Piezoelectricity is the charge which accumulates in certain solid materials (notably crystals, certain ceramics, and biological matter such as bone, DNA and various proteins) in response to applied mechanical stress. Simply put it is energy that is released from certain substances when they are put under pressure. One of the most common uses of piezoelectricity in consumer products is the electric cigarette lighter. The electric cigarette lighter contains a piezoelectric crystal.
On the small scale piezoelectricity already has a minimal effect in reducing our reliance on manufactured electricity. Items like loudspeakers, inkjet printers, buzzers, and x-ray machines use piezoelectricity in the place of normal electricity to complete small tasks. But can the principles of piezoelectricity be used for something more substantial? Here are what some companies and places are trying to do:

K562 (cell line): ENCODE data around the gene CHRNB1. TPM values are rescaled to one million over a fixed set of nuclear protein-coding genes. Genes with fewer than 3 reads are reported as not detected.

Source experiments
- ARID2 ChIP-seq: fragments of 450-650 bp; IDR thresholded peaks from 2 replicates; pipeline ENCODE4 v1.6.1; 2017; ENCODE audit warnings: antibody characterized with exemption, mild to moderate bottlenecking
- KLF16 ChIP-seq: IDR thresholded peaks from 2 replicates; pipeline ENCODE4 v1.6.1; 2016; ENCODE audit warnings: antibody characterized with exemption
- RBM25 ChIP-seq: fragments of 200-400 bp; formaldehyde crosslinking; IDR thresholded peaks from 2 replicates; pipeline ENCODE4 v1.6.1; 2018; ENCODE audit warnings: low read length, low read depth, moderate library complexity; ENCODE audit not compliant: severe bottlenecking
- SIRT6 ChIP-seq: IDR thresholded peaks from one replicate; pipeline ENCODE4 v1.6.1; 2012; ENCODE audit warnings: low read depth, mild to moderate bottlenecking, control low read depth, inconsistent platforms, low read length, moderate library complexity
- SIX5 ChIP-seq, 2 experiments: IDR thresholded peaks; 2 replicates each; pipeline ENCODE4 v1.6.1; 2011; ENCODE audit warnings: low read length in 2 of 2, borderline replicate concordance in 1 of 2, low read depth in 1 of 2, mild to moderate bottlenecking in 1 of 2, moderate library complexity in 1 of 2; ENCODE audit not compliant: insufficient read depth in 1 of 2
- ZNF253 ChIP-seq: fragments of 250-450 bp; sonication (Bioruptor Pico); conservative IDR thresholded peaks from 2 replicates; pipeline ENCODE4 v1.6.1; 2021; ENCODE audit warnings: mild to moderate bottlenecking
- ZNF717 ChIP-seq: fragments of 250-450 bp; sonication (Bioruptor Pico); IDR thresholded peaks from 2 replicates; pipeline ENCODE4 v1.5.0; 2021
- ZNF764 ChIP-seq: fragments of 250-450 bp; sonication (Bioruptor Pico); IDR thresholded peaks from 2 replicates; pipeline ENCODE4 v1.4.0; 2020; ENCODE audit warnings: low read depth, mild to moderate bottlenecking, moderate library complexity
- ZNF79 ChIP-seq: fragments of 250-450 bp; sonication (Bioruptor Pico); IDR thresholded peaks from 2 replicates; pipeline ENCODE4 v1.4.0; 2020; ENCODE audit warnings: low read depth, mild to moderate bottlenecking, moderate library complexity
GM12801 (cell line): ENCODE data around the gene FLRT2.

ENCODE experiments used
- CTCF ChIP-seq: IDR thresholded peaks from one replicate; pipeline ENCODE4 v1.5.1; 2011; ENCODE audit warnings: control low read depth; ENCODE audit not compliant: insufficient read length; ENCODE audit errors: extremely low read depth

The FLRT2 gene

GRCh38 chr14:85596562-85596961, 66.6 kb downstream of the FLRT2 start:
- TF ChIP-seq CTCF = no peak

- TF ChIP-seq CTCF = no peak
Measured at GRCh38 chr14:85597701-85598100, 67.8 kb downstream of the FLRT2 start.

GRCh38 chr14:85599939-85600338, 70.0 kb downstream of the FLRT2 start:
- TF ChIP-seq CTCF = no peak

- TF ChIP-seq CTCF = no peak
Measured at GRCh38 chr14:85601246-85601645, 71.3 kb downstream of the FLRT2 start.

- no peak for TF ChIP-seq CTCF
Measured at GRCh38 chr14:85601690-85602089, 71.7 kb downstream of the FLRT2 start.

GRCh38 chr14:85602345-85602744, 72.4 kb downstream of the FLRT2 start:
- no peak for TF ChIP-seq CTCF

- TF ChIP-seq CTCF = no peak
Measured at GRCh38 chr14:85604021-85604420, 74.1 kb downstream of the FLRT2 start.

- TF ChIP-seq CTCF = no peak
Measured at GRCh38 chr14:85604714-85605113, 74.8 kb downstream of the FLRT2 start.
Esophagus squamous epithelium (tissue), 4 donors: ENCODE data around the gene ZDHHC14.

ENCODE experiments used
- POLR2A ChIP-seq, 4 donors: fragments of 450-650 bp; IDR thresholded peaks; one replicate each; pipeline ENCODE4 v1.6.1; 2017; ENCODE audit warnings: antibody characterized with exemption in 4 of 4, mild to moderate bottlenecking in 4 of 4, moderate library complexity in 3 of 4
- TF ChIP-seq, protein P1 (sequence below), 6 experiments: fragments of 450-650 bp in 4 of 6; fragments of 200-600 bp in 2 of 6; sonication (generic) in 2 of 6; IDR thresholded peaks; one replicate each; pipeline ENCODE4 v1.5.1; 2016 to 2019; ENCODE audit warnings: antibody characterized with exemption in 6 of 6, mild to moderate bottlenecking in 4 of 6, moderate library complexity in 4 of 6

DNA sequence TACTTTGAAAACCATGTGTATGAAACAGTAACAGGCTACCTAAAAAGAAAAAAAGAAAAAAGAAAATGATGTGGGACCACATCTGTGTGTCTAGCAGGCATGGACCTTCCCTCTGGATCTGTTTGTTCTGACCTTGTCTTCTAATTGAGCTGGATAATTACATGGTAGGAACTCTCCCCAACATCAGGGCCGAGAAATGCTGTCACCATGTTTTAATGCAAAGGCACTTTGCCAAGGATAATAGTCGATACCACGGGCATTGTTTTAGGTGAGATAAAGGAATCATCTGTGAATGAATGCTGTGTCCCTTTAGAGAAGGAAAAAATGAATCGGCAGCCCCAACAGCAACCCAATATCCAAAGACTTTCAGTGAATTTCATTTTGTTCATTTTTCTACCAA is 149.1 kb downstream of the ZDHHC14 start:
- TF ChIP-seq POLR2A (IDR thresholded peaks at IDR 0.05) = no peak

- An assemblyman in California has proposed installing a piezoelectric system under the state’s highway.
- Innowattech is developing a form of piezoelectric generator that can be placed under roadways, railways, runways and pedestrian walkways. The energy generated can then be used for local power needs or routed into the grid.
- The city of Toulouse, France uses power generating tiles in the sidewalk to power streetlights.
- Soon simply walking could generate enough energy to power your cell phone